Types of Silicone - Mould Making

Types of Silicone for Moulding

In this blog I’ll be covering the different types of silicone for moulding. Depending on your application the type of silicone used for moulding may differ.

Choosing the right silicone for the job.

While there are many different brands and styles of silicones, they all fall into one of 2 main categories: Condensation Cure Silicones and Addition Cure Silicones.

These two types of silicone are very different from one another and most importantly are not compatible with each other. Both polymer silicones need to be mixed with a relevant catalyst chemical to trigger curing from liquid to solid state, addition cured silicone requires a more accurate mix than condensation cured silicone.

Condensation Cured Silicones

Claire Tennant Workshop - Moulding & Casting

First layers of silicone go over a carved piece. Crawford’s Casting 2013

Condensation cure silicones are the most commonly used silicones. They are relatively cheap, easy to use, and suitable for most applications.

Condensation cured silicone moulds cure with some shrinking making them great to capture fine intricate details. These silicones work great with polyester, epoxy, gypsum, wax, resin and plaster casting.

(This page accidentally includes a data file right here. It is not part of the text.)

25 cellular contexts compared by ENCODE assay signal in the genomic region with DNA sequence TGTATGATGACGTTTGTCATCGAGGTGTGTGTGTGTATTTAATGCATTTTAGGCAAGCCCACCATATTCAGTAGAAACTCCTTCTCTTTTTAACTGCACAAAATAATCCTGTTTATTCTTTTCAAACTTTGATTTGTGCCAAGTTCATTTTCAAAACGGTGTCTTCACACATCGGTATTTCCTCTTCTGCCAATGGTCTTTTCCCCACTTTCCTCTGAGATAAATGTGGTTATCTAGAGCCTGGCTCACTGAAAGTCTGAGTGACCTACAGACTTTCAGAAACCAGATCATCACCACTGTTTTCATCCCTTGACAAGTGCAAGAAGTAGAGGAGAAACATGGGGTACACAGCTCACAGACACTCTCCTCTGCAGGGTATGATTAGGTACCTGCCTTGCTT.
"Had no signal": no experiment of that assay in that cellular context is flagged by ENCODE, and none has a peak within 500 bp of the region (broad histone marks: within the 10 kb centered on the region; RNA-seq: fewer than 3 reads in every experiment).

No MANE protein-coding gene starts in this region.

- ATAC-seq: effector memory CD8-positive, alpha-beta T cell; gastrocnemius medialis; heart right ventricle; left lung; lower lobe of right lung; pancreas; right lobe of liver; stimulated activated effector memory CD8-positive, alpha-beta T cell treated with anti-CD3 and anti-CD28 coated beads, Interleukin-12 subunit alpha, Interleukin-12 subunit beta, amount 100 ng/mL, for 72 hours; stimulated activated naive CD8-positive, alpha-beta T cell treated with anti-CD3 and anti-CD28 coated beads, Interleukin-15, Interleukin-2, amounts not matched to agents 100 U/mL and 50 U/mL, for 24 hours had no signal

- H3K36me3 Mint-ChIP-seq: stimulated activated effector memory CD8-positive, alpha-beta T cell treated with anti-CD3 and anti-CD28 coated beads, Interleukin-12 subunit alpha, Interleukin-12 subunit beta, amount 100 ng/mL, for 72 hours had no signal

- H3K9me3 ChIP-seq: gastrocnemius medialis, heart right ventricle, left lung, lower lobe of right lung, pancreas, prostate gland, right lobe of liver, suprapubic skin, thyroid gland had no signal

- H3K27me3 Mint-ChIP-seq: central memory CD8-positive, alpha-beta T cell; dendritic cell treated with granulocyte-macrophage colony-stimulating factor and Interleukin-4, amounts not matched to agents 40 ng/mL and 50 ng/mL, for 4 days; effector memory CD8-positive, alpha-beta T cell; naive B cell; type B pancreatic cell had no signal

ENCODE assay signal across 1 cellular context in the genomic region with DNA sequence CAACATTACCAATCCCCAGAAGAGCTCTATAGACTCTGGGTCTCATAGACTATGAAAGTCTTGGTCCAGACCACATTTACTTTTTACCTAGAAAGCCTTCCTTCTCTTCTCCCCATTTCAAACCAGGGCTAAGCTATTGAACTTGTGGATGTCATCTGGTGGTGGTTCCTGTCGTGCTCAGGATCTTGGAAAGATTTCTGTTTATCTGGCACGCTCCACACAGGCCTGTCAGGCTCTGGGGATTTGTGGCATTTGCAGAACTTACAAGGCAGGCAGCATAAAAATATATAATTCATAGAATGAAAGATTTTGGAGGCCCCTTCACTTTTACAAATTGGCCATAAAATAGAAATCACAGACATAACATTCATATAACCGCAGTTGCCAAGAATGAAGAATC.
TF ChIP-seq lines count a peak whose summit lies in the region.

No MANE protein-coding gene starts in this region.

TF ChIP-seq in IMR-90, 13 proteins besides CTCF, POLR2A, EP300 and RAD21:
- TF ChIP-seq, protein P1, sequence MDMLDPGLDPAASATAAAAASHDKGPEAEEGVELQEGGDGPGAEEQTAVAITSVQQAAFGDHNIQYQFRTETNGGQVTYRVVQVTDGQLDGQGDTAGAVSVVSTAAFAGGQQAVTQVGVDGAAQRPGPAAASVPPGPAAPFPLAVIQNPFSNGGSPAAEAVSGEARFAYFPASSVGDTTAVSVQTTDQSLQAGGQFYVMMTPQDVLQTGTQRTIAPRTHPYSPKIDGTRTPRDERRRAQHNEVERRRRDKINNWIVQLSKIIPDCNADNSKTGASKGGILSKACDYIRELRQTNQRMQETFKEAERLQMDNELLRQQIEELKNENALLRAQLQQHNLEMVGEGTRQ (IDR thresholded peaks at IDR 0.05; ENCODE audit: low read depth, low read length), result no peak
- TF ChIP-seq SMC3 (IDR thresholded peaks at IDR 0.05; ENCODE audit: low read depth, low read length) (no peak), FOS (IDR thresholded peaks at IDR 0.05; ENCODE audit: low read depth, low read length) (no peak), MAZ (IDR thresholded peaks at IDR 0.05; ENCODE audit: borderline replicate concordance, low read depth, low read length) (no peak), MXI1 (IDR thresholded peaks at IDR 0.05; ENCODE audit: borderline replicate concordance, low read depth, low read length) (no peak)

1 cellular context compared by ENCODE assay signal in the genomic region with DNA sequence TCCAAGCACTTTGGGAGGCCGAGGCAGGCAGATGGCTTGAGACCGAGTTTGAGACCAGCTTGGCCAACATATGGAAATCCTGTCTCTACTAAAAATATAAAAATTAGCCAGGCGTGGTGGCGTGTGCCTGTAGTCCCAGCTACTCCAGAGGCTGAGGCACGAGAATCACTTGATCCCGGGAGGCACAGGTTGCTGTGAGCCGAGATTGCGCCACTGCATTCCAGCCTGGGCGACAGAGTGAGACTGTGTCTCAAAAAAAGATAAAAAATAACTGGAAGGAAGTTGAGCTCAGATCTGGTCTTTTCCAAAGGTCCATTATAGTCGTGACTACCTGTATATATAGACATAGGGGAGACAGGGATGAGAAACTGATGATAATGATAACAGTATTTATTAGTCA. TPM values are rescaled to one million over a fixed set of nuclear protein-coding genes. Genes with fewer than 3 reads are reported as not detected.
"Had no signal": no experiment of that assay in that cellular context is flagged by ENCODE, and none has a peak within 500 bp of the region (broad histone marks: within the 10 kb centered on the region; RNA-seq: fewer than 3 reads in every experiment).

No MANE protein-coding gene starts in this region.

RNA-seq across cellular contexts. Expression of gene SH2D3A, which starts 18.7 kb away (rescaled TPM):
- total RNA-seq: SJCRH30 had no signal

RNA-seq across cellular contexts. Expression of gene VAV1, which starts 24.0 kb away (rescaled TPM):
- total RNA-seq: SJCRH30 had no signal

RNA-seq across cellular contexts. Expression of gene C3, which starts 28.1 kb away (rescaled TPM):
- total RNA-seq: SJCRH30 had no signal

Condensation silicones use a tin-based catalyst.

Addition Cured Silicones
Types of silicone for moulding - Claire Tennant Workshop - Mould Making Professional

Chocolate mould- food grade silicone

Addition Cure silicones however are of a higher quality. Which means they last longer over time and multiple uses. Due to these factors they tend to cost quite a bit more than regular silicone – sometimes more than double!

Addition cure silicones are usually “skin safe” which means they are suitable for use against the skin in Life Casting.
Food grade moulds are also specifically made from addition cured silicone.
“Water clear” resins can only be cast into addition cured silicone, otherwise they don’t set properly.
Addition cured silicone is also known as “Platinum Cure Silicone” as this is the catalyst required.

For some more examples of the different types of moulds and silicones in action check out the gallery.